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I was wondering which one of the choices below sounds natural when they are followed by "from each other" or "from one another":

  1. David’s parents divorced from each other when he was six.

  2. David’s parents got a divorce from each other when he was six.

  3. David’s parents got divorced from each other when he was six.

I have no idea whether normally people use "from each other" or "from one another" after "divorce" in English.

I think they all should be correct and see nothing wrong with them.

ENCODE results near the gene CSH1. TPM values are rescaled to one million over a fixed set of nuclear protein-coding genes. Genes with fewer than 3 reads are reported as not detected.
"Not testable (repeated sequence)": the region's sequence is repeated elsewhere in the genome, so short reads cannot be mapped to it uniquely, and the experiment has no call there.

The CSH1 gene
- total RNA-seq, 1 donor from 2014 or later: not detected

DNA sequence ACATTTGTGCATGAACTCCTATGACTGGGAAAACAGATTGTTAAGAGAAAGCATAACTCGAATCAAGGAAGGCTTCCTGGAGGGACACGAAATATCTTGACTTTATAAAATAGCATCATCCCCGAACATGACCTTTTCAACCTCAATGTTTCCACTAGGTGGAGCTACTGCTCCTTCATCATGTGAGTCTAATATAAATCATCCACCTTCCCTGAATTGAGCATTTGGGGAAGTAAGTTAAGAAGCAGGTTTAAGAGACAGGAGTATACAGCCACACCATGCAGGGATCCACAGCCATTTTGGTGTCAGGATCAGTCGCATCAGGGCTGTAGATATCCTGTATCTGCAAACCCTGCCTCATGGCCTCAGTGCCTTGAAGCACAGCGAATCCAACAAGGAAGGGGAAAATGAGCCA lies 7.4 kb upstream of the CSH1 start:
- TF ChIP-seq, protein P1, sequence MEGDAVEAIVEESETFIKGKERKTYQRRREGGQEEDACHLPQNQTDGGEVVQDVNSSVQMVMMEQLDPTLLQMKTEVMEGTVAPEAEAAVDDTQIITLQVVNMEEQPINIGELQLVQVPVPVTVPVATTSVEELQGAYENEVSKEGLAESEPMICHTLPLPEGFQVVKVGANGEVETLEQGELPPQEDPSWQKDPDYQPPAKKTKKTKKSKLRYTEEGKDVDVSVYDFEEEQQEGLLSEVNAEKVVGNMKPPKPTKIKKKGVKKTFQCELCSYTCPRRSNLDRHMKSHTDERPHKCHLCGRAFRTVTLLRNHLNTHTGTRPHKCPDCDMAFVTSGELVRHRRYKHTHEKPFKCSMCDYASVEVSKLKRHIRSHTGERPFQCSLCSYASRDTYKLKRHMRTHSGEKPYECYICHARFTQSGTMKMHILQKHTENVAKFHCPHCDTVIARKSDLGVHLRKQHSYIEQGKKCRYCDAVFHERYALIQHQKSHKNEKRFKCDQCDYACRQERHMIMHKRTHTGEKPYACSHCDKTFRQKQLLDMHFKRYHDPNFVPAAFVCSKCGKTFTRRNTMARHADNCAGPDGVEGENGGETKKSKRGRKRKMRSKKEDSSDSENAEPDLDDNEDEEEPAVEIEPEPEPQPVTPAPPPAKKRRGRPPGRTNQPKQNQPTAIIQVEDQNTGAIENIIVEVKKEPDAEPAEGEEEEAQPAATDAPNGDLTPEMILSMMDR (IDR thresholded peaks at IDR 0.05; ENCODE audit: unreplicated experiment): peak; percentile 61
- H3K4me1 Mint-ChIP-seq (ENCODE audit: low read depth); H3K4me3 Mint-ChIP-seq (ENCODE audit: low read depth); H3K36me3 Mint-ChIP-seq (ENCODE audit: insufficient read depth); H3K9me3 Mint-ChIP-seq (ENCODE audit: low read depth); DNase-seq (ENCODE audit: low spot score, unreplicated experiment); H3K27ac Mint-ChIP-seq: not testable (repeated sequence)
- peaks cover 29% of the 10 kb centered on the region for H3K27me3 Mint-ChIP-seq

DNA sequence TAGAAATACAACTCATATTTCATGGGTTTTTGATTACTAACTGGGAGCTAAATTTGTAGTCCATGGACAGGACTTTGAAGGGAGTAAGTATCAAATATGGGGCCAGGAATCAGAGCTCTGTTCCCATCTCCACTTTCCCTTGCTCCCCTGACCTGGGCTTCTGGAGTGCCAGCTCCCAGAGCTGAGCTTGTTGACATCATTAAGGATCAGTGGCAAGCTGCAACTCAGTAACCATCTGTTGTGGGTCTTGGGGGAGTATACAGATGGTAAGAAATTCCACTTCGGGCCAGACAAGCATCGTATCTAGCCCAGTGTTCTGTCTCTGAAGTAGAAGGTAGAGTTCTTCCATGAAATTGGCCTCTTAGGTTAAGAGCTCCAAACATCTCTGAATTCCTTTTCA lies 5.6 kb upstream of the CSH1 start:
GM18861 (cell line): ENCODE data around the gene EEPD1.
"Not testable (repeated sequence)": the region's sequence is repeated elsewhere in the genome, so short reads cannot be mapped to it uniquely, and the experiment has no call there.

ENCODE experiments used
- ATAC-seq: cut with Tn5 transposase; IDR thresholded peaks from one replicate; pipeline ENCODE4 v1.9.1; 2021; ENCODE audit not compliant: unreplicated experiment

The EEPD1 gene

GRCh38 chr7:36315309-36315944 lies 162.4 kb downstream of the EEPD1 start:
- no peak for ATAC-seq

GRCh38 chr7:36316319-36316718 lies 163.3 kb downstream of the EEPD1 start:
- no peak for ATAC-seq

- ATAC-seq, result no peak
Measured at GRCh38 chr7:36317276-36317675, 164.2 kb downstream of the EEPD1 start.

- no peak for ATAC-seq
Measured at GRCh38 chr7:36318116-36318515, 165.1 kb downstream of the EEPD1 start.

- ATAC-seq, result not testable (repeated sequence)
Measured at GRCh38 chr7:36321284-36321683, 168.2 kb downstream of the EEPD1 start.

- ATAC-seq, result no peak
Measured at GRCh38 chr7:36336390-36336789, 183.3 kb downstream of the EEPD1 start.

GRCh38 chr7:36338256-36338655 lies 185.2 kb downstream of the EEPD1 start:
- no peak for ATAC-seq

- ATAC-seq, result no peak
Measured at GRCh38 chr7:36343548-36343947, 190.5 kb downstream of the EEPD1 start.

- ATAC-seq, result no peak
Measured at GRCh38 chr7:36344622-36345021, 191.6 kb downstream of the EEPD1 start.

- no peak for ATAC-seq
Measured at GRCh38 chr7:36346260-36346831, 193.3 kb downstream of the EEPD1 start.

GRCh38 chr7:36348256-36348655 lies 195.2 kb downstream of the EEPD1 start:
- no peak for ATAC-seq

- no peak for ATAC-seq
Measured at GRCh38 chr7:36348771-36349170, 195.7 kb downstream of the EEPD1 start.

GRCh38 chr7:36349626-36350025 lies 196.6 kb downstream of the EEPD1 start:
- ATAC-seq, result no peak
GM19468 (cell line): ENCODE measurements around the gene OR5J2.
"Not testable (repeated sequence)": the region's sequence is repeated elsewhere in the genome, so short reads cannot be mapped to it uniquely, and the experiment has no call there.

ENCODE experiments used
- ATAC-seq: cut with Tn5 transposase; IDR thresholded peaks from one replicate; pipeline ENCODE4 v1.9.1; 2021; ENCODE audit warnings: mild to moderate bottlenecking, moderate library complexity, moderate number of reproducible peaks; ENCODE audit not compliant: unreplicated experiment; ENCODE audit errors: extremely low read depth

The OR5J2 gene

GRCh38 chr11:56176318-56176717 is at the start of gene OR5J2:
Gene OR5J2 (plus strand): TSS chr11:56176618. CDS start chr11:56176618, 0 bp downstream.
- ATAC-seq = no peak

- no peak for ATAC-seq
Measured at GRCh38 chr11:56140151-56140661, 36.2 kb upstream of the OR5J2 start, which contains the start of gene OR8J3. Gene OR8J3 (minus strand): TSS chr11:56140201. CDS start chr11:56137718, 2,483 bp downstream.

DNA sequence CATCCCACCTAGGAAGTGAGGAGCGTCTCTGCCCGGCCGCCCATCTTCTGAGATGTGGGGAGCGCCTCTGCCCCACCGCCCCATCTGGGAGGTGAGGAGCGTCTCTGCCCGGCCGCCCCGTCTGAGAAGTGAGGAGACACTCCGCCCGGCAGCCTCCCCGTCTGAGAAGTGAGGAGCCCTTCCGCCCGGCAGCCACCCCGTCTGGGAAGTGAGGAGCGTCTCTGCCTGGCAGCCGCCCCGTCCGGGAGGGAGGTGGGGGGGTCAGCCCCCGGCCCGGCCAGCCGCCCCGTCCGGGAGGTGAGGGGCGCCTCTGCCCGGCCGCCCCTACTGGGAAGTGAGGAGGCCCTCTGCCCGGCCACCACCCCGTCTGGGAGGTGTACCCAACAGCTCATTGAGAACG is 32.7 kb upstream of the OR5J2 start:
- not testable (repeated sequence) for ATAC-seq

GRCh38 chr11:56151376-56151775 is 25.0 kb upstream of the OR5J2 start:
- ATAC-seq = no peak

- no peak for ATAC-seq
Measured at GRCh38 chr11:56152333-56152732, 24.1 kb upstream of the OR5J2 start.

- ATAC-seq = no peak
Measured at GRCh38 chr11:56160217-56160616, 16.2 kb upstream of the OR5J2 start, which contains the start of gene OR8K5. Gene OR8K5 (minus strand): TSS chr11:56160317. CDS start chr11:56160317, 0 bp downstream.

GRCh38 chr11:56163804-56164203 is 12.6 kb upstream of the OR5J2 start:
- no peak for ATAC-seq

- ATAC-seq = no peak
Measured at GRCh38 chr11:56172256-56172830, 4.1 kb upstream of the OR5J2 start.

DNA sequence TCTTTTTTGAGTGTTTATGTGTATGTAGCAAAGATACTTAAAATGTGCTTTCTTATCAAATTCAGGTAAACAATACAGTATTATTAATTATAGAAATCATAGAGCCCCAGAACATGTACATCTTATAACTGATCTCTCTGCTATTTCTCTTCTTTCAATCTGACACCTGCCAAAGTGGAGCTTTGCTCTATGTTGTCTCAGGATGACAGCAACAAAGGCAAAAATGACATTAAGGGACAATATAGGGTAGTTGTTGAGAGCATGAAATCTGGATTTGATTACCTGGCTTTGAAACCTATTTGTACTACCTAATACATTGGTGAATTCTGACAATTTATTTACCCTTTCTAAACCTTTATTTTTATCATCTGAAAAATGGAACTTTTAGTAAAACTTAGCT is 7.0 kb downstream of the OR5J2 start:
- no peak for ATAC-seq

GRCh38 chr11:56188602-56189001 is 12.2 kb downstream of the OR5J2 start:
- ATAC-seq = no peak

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All three are correct; however I would not say "divorced from each other" because it's redundant. A "divorce" is, by definition, from one's spouse, so

David's parents divorced when he was six.

This actually applies to your other two examples:

David's parents got a divorce when he was six.

David's parents got divorced when he was six.

The only time "from each other" is useful is when there is some ambiguity who divorced who.

In an unusual twist, David's parents actually were divorced from each other when he was born.

If you were to just say "were divorced" in this sentence, without explanation, it implies from other people.

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